Energy overdose: Coaches share energy drink concerns with student athletes
Jonathan Leong, Entertainment Editor
November 23, 2010
Filed under Sports
In the final week of October, girls’ soccer coach Ed Watson forwarded an e-mail attachment to all his athletes informing them about the potential dangers of using energy drinks.
Found on athleticbusiness.com, the article mentions not only the health facts regarding energy drinks, but specific cases of students who needed to be hospitalized because they had symptoms of tachycardia – an abnormally high heart rate caused by the energy drinks.
“More often than not, students come in the office feeling hyper, and they’re shaking, and they tell me that they [purchased and] drank energy drinks, like Monster,” school nurse Meg Gluck said. “I call their parents and they’re totally unaware. The students who come are not even just athletes, they’re just normal students.”
Caffeine concentrations in energy drinks may range from the equivalent of an eight-ounce cup of coffee to twice that much, according to the National Federation’s Sports Medicine Advisory Committee. High doses of caffeine might also produce light-headedness, tremors, difficulty with fine-motor-control skills and greater fluid loss.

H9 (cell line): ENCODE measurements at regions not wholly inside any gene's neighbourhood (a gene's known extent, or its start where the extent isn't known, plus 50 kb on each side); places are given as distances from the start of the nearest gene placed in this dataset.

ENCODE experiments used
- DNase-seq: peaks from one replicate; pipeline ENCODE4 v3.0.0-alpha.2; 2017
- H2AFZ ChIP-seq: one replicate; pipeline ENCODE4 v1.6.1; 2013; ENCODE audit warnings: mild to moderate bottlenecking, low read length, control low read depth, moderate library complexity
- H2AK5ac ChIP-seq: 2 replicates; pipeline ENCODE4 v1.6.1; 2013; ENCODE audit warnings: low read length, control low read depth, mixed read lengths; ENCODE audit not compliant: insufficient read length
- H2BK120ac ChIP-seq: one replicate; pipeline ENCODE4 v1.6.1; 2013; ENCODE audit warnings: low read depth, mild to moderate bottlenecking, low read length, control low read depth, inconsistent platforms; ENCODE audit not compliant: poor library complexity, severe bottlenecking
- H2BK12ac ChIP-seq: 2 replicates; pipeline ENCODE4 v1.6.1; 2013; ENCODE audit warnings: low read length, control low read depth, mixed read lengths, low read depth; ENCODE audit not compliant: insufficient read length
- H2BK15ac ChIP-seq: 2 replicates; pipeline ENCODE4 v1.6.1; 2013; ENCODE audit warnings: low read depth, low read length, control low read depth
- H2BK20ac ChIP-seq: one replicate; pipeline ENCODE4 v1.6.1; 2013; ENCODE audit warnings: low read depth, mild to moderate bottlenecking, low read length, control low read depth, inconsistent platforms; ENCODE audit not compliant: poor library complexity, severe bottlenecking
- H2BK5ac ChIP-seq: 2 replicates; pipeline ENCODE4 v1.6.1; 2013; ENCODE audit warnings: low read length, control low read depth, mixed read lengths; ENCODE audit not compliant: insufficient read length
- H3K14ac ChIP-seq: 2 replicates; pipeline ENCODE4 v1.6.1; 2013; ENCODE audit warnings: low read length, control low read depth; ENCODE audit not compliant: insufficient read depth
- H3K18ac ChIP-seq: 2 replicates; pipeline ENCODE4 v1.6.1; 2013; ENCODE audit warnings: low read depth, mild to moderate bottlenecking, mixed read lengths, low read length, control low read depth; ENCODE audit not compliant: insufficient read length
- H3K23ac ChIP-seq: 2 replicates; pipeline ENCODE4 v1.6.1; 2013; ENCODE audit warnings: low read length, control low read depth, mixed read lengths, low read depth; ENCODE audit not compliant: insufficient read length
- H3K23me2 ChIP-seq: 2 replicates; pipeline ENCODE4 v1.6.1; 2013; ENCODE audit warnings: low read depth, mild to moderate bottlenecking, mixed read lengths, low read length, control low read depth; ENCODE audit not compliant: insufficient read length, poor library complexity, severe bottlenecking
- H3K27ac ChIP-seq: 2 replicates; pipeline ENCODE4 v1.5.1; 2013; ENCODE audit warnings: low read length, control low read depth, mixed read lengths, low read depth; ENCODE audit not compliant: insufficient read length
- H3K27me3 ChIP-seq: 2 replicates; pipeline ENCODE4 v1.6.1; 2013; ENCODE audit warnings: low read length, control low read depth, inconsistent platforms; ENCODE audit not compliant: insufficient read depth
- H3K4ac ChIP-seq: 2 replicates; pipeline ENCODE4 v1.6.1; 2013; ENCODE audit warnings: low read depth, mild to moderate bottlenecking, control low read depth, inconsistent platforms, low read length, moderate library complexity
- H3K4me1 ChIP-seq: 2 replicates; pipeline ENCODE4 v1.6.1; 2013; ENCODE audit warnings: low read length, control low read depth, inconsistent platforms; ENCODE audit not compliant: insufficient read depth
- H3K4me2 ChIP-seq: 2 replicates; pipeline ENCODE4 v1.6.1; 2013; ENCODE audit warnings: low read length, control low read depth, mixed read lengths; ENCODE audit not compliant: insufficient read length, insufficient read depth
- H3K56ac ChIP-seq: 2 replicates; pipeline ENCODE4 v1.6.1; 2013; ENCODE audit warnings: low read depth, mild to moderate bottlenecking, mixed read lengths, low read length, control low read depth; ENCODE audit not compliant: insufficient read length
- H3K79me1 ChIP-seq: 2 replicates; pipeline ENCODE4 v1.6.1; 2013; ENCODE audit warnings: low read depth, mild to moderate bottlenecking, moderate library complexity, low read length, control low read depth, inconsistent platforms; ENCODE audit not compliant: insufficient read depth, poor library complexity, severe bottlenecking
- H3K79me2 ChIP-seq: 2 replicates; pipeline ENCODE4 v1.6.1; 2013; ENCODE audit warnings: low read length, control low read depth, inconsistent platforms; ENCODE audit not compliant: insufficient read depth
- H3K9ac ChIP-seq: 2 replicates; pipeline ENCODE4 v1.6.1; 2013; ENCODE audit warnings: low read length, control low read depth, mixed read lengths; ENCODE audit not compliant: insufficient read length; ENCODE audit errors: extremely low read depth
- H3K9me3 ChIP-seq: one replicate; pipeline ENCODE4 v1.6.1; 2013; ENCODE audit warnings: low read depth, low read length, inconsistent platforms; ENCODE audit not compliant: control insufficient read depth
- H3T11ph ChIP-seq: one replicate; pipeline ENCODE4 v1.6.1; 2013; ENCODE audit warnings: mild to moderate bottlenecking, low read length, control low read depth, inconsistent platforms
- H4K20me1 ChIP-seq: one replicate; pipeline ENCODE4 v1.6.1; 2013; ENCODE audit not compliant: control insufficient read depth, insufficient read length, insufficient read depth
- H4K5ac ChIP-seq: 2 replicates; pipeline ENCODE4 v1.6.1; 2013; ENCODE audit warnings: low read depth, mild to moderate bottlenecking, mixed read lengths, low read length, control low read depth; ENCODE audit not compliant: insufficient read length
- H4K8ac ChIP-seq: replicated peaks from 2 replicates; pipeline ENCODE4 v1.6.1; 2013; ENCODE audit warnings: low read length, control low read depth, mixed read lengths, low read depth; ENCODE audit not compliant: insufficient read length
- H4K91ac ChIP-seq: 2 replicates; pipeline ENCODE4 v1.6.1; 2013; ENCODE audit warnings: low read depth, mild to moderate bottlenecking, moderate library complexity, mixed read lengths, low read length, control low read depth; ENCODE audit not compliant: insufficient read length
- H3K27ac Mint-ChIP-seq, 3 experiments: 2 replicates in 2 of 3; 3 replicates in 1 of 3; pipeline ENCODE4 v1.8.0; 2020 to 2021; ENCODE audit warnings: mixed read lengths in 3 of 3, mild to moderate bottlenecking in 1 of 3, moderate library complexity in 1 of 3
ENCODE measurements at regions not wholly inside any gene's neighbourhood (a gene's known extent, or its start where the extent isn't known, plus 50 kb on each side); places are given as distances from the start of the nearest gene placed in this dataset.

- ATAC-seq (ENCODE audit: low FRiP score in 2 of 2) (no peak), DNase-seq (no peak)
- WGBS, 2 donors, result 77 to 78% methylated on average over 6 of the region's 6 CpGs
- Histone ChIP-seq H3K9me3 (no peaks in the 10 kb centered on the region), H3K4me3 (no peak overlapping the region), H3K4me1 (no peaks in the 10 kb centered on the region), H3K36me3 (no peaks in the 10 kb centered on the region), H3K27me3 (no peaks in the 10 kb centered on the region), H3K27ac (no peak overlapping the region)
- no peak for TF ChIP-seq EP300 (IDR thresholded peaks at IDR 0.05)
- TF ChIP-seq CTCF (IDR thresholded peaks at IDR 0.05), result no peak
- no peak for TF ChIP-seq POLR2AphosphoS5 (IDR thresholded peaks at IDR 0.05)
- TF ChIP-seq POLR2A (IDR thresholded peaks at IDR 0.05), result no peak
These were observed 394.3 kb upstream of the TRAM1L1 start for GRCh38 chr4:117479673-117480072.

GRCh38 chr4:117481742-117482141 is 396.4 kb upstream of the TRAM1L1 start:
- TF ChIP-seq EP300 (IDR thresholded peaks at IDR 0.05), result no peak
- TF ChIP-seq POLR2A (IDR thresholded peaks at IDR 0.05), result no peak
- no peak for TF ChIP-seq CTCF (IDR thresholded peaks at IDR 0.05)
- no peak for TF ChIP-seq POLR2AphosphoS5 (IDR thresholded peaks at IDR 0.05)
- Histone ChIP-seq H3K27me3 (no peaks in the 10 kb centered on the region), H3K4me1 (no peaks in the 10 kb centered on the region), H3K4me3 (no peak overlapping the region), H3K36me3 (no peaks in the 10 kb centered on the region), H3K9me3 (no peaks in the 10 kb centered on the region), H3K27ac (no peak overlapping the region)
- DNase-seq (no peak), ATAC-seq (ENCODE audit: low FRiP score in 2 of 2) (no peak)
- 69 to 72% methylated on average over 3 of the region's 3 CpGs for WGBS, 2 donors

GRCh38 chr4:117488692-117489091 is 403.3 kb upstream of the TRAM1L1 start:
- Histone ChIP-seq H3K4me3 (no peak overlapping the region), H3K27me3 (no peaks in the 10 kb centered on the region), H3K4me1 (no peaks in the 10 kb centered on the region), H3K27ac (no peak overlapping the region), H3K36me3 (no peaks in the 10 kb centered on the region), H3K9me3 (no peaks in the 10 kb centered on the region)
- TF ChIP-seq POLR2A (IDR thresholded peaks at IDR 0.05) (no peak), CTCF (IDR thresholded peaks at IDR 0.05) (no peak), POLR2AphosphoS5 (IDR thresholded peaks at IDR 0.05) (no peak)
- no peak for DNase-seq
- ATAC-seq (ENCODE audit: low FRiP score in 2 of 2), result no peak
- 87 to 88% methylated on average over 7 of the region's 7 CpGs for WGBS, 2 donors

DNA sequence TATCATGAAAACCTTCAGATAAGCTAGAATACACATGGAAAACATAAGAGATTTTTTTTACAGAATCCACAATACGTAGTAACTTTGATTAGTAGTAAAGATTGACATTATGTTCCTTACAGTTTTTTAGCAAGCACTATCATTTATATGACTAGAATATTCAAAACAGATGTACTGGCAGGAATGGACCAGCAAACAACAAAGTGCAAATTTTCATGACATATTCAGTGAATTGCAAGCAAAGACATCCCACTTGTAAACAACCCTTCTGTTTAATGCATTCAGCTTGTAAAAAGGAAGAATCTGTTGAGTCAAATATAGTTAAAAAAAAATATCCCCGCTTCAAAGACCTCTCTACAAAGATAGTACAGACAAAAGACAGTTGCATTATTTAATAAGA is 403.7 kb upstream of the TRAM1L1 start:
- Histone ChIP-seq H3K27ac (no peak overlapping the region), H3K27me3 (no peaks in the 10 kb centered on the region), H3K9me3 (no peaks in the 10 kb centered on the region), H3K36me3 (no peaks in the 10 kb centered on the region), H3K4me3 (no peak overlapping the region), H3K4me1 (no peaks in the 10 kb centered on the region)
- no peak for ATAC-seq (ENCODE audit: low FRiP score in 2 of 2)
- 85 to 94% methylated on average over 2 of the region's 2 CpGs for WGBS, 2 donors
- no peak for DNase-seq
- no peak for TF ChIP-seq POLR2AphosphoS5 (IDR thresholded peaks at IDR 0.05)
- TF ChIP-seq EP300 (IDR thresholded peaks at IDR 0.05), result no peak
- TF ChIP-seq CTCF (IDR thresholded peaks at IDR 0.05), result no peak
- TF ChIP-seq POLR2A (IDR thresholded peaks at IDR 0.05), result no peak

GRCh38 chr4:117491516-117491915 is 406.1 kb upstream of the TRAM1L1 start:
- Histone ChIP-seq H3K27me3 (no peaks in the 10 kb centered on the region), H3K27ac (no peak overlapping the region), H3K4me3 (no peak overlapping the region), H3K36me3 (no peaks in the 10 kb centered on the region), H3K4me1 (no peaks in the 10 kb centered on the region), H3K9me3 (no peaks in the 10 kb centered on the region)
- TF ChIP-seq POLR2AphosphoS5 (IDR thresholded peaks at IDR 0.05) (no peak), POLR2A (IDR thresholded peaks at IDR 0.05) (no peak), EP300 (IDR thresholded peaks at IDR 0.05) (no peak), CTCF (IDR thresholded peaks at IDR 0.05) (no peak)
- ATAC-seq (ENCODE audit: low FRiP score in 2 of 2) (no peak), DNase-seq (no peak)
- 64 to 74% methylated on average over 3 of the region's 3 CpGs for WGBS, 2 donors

According to the article, “the symptoms [resulting in ingesting the energy drinks] resemble issues related to substance abuse.” .
Most companies avoid advertising their product as nothing other than what they are.
The makers of Red Bull – a popular brand of energy drink – admits on an Internet website that their “drink has not been formulated to deliver re-hydration. [They] encourage people who engage in sports also to drink lots of water during intense exercise.”
Originally, Watson obtained the Internet article from Central’s Athletic Director, Marty Bee. Watson felt that his athletes “should be aware” before their season begins in March. Watson explains that even though girls’ soccer doesn’t start until the spring, the girls may be playing and practicing outside of Central. .
“Energy drinks are going to raise your heart rate, and playing sports will raise your heart rate, too, so together it’s like a double-whammy to your body,” Watson said.
Bee says that he is also “not a fan” of energy drinks.
“Athletes should just eat right, get proper rest and train well. If there’s something wrong going on, your body will tell you, and then you have to think to yourself ‘I’m missing something so maybe I have to alter my workout.’”
In the recent years, high schools and universities have even banned energy drink consumption in general.
According to some schools, for example Virginia High School mentioned in Watson’s e-mail, a student-athlete caught consuming an energy drink would be asked to dispose of it. Staff members are discouraged from drinking them around students. Also, vendors wouldn’t be permitted to provide free samples to the students.
Senior girls’ soccer player Krissy Many agrees that there are other alternatives than choosing to drink energy drinks.
“Not a lot of people know this, but apples have more caffeine than a cup of coffee,” Many said. “I don’t drink energy drinks … but I do know other people who rely on them to get them through the day, and whenever they run out they say something like ‘I got to get another energy drink.’ Energy drinks are the easy way out sometimes, but I think it’s important to take care of your body in the long term.”